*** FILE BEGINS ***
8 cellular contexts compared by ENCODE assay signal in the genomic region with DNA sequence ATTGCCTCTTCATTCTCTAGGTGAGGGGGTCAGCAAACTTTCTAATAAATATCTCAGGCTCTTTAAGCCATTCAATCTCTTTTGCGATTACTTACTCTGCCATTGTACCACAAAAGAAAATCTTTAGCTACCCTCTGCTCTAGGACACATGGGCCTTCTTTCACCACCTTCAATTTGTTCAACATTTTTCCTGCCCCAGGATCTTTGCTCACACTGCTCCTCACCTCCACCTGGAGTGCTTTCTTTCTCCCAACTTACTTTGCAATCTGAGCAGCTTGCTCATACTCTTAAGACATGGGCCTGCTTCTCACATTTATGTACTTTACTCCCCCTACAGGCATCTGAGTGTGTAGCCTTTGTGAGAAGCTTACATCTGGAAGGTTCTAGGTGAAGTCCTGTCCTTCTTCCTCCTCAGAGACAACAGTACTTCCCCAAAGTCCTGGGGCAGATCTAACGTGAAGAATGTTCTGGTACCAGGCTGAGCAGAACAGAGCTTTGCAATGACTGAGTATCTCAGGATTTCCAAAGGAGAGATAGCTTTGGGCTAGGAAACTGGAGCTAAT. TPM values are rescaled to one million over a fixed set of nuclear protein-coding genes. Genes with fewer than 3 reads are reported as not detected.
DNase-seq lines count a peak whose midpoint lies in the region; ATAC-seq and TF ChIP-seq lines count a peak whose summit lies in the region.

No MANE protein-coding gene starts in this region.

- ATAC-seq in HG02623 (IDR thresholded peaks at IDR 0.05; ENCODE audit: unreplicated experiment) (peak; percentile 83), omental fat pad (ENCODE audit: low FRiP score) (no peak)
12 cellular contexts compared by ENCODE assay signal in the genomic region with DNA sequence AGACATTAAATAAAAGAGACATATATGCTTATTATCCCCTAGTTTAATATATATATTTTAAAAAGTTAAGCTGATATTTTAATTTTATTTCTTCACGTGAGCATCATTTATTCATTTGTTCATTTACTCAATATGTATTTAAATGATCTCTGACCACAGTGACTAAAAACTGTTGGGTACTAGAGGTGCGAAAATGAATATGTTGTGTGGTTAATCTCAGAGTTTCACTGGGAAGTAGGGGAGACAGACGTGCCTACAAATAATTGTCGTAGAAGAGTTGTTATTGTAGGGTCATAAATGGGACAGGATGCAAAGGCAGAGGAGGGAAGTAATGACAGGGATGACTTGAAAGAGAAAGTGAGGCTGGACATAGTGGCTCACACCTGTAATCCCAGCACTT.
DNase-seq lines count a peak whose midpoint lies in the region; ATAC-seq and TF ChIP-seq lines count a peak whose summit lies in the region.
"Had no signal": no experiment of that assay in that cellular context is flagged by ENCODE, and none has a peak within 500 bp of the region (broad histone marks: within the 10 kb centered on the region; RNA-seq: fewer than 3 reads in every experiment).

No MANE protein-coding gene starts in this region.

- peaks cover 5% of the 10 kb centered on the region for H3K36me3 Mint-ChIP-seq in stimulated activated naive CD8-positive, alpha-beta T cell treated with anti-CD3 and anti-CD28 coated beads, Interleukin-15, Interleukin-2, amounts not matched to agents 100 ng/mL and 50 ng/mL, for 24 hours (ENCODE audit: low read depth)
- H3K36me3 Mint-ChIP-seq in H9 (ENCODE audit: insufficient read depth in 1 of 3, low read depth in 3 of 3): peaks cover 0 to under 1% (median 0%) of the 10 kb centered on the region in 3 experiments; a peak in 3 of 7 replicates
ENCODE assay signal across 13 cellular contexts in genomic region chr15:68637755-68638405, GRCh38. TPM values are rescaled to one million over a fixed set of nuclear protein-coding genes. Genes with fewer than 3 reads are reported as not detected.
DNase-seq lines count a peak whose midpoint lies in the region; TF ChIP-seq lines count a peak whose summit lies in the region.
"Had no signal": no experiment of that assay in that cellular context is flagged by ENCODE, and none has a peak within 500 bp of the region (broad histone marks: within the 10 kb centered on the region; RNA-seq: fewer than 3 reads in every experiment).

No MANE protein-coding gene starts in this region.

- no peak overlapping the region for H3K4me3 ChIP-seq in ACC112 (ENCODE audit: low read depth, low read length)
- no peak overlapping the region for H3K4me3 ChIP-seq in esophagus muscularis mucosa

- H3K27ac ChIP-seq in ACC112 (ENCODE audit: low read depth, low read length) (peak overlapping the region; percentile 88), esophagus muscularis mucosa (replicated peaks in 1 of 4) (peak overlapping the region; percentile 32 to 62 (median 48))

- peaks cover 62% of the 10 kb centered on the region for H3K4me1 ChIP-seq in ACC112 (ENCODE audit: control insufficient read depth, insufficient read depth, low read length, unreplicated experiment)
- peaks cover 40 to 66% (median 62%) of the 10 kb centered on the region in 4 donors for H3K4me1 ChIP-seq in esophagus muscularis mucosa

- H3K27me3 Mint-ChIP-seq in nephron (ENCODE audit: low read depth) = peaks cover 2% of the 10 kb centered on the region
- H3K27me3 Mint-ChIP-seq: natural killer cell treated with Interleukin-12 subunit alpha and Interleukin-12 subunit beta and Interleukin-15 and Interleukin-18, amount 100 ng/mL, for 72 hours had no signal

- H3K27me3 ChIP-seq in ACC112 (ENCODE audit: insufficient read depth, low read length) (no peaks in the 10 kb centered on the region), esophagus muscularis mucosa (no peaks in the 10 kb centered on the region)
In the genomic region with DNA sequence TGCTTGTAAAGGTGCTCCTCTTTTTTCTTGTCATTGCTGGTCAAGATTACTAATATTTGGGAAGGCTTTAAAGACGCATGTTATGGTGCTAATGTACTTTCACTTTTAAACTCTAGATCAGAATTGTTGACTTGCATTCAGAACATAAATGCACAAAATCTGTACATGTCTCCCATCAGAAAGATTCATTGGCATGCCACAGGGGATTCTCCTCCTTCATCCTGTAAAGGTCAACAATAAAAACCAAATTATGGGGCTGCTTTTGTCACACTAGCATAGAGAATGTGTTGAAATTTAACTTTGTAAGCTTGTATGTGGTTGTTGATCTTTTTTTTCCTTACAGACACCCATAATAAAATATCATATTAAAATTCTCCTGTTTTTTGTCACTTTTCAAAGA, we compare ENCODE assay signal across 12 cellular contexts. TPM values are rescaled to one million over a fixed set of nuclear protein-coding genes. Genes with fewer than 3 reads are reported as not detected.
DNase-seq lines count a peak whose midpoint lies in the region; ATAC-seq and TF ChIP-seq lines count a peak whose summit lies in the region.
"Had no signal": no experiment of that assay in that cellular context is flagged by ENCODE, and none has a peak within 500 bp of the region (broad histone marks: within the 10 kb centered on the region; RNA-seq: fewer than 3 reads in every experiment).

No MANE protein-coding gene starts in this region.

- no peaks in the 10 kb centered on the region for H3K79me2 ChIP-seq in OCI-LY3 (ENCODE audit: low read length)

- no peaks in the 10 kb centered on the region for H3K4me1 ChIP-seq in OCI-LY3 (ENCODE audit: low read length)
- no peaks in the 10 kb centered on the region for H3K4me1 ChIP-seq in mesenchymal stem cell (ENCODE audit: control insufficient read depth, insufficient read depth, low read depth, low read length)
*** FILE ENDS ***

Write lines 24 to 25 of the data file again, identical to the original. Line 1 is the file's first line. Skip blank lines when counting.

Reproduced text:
DNase-seq lines count a peak whose midpoint lies in the region; ATAC-seq and TF ChIP-seq lines count a peak whose summit lies in the region.
"Had no signal": no experiment of that assay in that cellular context is flagged by ENCODE, and none has a peak within 500 bp of the region (broad histone marks: within the 10 kb centered on the region; RNA-seq: fewer than 3 reads in every experiment).